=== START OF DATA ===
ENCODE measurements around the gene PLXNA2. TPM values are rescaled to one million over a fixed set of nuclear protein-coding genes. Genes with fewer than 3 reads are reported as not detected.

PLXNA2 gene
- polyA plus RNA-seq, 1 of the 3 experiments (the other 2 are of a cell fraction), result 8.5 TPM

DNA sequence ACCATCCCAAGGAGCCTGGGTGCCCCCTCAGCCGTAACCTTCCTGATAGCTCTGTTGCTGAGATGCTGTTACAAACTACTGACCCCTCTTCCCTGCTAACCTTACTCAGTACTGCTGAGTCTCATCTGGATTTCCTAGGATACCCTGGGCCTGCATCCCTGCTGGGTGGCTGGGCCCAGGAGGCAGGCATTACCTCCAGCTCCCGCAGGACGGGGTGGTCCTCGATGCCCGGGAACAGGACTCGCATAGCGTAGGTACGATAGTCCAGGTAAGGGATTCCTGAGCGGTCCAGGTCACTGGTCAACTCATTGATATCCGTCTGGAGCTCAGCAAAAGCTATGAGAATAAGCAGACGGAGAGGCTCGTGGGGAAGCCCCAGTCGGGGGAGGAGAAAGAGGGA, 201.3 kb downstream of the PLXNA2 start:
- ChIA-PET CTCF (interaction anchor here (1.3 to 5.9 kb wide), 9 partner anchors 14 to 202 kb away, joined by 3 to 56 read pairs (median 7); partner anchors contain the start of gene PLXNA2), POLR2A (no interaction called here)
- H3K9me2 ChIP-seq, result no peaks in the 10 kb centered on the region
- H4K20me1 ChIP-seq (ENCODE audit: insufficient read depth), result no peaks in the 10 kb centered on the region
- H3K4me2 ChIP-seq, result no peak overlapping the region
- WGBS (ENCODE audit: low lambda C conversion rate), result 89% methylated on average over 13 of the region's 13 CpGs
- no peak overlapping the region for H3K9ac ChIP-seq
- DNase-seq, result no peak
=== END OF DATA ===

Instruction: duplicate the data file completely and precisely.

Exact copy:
ENCODE measurements around the gene PLXNA2. TPM values are rescaled to one million over a fixed set of nuclear protein-coding genes. Genes with fewer than 3 reads are reported as not detected.

PLXNA2 gene
- polyA plus RNA-seq, 1 of the 3 experiments (the other 2 are of a cell fraction), result 8.5 TPM

DNA sequence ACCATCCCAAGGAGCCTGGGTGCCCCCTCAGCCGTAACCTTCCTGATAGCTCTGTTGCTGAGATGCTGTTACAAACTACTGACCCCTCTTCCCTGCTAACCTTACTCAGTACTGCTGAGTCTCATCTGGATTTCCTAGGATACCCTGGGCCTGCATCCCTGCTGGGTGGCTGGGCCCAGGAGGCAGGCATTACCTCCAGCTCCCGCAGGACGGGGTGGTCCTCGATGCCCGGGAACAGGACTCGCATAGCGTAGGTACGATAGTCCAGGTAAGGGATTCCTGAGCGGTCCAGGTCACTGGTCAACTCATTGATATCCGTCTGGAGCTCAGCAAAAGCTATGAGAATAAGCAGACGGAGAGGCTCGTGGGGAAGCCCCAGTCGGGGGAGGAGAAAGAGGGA, 201.3 kb downstream of the PLXNA2 start:
- ChIA-PET CTCF (interaction anchor here (1.3 to 5.9 kb wide), 9 partner anchors 14 to 202 kb away, joined by 3 to 56 read pairs (median 7); partner anchors contain the start of gene PLXNA2), POLR2A (no interaction called here)
- H3K9me2 ChIP-seq, result no peaks in the 10 kb centered on the region
- H4K20me1 ChIP-seq (ENCODE audit: insufficient read depth), result no peaks in the 10 kb centered on the region
- H3K4me2 ChIP-seq, result no peak overlapping the region
- WGBS (ENCODE audit: low lambda C conversion rate), result 89% methylated on average over 13 of the region's 13 CpGs
- no peak overlapping the region for H3K9ac ChIP-seq
- DNase-seq, result no peak